Significant efforts have been spent on physiological and genetic characterization of solvent-producing C. acetobutylicum in the past decades [5-8], and tools for genetic manipulation of C. acetobutylicum were also developed [9-11]. In 2001, the whole genome of well studied C. acetobutylicum ATCC 824 was sequenced, revealing a 3.94 Mb chromosome which encodes 3740 open reading frames (ORF), and a 192 Kb megaplasmid which encodes 178 ORFs [12]. Afterwards, a series of studies employing global approaches have been performed [13-16], and the genome-scale metabolic model of C. acetobutylicum was also constructed [17-19]. These efforts have improved the understanding of regulatory and metabolic networks of this industry significant species.

However, most of the C. acetobutylicum strains are not optimized systems for butanol production because their spore-forming life cycle decreases the efficiency of industrial fermentation, and the ABE fermentation process also creates a number of by-products, such as H2, acetic, lactic and propionic acids, acetone, isopropanol and ethanol [20]. As a result, the butanol yield is difficult to control and a significant amount of energy is wasted in these by-products. Moreover, it also increases the cost of downstream butanol purification. To address these issues, various modification approaches, such as mutagenesis by chemical or radiation agents, and genetic engineering, have been performed to improve the butanol production [10,21]. Our laboratory has previously obtained a high butanol producing strain, C. acetobutylicum EA 2018, through butanol resistance screening of N-methyl-N-nitro-N-nitrosoguanidine (NTG) treated Clostridium strain isolated from soil [22]. Preliminary results in a 100-ton continuous fermenter showed that butanol ratio and starch conversion rates of EA 2018 strain were 10% and 5% higher than those reported in recent literature [23]. To explore the genetic difference between EA 2018 and ATCC 824, in this study, the C. acetobutylicum EA 2018 genome was sequenced using Roche 454 pyrosequencing together with traditional Sanger sequencing. In addition, comparative genomic and transcriptomic analyses of EA 2018 and ATCC 824 were also performed. The study, for the first time, provides a molecular-level understanding of higher solvent production, enhanced xylose utilization and non-sporulation in the mutant EA 2018. The information could be valuable for further genetic modification of C. acetobutylicum for more effective butanol production.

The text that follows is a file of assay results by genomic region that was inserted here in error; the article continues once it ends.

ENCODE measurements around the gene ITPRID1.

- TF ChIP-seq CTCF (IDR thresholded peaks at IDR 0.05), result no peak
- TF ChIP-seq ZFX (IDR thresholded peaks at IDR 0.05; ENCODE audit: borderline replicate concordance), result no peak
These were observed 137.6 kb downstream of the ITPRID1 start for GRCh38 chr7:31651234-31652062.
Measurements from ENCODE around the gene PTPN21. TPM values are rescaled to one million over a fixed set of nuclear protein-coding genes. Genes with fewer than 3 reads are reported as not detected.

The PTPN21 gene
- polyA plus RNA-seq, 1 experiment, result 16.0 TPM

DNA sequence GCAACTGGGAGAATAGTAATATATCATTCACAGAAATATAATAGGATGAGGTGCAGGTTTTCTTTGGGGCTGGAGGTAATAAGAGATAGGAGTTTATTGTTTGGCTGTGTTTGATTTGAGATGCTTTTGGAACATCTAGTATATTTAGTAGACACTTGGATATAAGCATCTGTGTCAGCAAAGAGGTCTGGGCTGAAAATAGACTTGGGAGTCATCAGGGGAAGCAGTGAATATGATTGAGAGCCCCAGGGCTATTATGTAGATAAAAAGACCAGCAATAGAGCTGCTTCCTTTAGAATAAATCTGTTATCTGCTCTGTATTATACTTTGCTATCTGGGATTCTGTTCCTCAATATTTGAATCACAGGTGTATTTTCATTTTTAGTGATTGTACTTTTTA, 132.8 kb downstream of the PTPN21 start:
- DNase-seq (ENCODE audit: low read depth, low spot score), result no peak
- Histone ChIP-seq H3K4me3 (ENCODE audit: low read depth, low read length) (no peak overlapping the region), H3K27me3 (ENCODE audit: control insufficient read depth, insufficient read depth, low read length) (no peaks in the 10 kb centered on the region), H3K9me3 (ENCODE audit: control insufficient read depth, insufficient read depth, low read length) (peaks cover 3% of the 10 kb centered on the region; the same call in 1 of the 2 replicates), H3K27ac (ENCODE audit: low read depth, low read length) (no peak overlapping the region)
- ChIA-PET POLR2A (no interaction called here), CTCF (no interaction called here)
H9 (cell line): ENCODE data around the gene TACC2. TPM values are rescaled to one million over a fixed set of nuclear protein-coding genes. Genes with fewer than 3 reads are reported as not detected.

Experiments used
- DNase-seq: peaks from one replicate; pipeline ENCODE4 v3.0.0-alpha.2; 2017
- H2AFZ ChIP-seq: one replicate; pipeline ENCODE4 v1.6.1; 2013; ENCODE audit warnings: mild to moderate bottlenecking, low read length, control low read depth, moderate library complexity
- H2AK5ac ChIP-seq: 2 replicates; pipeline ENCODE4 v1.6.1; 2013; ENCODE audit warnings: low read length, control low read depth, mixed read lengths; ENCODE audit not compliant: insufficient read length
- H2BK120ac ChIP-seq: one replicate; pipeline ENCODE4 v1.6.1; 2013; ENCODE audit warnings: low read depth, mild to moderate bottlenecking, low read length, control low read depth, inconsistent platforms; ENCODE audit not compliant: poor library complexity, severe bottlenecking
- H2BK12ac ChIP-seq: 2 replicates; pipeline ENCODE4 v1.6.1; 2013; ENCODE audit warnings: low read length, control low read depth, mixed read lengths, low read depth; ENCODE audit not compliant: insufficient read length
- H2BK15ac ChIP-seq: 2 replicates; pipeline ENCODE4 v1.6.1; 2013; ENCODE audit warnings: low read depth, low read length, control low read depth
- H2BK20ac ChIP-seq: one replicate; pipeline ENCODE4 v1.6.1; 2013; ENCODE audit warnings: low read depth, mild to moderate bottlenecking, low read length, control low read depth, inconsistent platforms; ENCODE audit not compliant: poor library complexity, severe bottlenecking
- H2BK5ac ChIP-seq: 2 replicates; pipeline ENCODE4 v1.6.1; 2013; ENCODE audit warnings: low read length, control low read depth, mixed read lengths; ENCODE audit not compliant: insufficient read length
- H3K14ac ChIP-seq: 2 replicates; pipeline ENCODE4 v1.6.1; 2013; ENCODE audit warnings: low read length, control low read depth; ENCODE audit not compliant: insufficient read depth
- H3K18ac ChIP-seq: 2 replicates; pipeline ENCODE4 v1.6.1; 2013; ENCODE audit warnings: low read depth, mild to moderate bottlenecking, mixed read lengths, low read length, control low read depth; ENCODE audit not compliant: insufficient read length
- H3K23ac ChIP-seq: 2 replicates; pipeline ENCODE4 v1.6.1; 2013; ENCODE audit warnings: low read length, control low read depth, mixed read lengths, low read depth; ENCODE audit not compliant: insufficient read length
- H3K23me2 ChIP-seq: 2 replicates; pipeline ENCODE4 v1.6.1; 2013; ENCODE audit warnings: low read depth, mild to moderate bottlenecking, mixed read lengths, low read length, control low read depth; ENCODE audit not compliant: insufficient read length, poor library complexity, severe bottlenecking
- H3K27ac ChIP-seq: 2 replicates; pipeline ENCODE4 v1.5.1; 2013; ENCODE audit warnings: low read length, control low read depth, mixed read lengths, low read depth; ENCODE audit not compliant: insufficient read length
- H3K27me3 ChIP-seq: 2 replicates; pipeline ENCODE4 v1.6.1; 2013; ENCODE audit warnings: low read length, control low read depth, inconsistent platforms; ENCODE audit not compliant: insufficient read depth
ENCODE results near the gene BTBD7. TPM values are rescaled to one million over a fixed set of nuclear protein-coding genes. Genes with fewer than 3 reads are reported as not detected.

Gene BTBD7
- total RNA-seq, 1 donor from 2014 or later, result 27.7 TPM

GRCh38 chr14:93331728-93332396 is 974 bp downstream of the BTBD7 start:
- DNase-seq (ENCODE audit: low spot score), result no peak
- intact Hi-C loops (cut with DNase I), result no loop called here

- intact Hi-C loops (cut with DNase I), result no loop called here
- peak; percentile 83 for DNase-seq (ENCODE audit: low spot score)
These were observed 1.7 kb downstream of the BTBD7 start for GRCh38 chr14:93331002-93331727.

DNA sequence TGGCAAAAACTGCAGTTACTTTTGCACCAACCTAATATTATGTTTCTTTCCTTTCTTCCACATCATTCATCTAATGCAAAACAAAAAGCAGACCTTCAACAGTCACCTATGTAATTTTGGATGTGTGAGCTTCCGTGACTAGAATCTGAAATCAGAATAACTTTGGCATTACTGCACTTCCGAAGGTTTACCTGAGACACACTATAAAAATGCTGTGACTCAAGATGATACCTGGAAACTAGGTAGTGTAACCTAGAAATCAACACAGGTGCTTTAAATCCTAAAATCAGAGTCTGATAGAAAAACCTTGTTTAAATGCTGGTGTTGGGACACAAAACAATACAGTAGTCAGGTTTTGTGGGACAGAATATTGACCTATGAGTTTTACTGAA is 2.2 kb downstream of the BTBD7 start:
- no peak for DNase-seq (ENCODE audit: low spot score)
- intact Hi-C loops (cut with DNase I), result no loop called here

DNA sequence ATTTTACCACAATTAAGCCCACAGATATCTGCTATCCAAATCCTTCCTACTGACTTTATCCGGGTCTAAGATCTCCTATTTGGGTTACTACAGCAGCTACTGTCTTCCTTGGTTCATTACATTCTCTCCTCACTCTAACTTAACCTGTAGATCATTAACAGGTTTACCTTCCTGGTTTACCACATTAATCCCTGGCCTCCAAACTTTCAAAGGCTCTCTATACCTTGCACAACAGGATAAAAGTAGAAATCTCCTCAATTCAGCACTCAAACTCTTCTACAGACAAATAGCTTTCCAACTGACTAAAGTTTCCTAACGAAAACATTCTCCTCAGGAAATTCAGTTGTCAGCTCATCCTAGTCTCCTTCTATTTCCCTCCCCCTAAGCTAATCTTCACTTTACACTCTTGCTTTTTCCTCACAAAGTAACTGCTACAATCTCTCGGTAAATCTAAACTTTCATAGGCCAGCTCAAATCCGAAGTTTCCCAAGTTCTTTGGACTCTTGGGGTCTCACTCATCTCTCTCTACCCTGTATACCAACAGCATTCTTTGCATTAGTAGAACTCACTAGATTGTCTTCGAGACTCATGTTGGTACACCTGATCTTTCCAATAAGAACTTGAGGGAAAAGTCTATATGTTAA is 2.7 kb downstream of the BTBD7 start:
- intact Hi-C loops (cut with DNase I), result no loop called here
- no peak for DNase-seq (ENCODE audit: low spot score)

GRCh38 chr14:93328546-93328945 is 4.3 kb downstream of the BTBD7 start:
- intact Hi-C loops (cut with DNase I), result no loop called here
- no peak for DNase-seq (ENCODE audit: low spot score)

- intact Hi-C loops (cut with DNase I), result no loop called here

Results and Discussion

Characterization of isolate EA 2018

The original solvent producing strain was isolated by our laboratory previously [22]. After several rounds of mutagenesis using NTG (N-methyl-N'-nitro-N-nitrosoguanidine), we obtained a hyper butanol-producing strain designated as EA 2018. This strain was later identified as Clostridium acetobutylicum by the China Center for Type Culture Collection (CCTCC) and was kept in CCTCC under the preservation No. CCTCC M_94061. In this work, the 16S rDNA of C. acetobutylicum EA 2018 was cloned and sequenced. The 1399 bp 16S rDNA sequence of C. acetobutylicum EA 2018 was 100% identical to that of the type strain C. acetobutylicum ATCC 824 (Accession number NC_003030 for ATCC 824 genome sequence) [12]. Furthermore, the sol operon involved in butanol production was also cloned from C. acetobutylicum EA 2018 and sequenced, the comparative analysis showed that the sol operon of C. acetobutylicum EA 2018 was also 100% identical to that of C. acetobutylicum ATCC 824 (Accession number NC_001988 for ATCC 824 mega-plasmid sequence) [24]. The analysis demonstrated that EA 2018 and ATCC 824 belong to the same species.